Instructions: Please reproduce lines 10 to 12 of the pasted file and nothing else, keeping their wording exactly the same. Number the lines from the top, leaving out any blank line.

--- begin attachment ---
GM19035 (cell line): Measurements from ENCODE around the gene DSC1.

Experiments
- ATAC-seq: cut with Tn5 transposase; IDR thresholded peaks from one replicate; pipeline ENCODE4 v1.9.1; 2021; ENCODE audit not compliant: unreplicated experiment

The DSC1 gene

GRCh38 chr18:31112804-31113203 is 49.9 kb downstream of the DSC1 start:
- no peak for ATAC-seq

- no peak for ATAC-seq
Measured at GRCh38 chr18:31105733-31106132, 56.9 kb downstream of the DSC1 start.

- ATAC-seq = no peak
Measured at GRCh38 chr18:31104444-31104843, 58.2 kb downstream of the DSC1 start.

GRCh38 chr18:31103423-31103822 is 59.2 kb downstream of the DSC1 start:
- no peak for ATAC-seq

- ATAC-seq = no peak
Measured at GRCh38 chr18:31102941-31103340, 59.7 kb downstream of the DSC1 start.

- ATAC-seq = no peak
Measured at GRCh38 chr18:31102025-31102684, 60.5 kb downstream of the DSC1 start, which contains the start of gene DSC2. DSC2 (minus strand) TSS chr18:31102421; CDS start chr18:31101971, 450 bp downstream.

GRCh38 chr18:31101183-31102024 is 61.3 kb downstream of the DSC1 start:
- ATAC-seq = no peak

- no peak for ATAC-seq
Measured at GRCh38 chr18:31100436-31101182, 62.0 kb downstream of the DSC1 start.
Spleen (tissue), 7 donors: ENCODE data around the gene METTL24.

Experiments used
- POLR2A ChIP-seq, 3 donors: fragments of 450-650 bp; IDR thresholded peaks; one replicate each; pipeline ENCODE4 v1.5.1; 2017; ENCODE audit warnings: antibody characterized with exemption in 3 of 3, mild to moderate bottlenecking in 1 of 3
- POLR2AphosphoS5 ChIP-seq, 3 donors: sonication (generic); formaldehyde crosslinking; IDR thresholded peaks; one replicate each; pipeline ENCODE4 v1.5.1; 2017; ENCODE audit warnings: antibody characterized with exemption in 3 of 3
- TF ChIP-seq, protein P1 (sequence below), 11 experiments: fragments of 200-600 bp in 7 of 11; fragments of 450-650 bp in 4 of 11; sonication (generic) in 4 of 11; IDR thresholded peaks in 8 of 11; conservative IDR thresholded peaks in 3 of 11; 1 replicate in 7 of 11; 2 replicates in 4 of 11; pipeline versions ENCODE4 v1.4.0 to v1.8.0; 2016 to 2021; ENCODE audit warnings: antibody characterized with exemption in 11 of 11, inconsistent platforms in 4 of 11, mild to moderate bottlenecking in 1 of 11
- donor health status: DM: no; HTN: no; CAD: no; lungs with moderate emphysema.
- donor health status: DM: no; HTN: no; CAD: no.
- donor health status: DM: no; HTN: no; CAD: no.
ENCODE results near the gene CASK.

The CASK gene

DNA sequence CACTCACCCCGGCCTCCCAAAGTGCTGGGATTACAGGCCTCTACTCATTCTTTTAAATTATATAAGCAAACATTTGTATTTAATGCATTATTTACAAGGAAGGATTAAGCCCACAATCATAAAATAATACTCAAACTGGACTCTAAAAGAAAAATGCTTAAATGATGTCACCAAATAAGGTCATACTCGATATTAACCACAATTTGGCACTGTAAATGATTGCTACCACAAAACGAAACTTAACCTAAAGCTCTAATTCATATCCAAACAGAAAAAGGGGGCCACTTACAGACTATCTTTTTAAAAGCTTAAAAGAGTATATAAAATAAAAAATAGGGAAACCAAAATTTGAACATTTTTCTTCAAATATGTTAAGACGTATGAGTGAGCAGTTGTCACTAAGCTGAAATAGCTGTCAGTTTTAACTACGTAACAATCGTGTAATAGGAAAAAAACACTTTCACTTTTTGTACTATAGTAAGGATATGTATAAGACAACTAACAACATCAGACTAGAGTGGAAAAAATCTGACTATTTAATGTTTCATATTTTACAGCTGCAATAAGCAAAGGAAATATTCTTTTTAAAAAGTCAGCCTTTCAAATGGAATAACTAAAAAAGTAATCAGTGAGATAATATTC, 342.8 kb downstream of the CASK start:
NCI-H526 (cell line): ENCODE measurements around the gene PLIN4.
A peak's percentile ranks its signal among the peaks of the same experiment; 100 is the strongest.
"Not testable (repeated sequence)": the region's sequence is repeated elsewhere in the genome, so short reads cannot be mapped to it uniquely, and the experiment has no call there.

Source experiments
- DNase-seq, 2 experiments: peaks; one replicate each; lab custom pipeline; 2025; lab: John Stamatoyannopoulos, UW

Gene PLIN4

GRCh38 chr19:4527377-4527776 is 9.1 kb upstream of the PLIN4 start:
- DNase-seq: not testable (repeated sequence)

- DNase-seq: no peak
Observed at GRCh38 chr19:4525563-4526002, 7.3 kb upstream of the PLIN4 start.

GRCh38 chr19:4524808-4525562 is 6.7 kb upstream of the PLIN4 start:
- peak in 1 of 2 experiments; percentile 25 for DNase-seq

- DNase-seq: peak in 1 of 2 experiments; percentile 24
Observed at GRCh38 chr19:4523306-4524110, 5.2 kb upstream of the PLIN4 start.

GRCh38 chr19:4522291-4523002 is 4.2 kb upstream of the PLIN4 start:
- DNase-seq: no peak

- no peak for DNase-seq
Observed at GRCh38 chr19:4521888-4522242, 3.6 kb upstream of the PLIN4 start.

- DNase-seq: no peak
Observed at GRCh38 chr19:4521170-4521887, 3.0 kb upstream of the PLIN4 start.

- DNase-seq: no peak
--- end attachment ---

Measured at GRCh38 chr18:31104444-31104843, 58.2 kb downstream of the DSC1 start.

GRCh38 chr18:31103423-31103822 is 59.2 kb downstream of the DSC1 start:
- no peak for ATAC-seq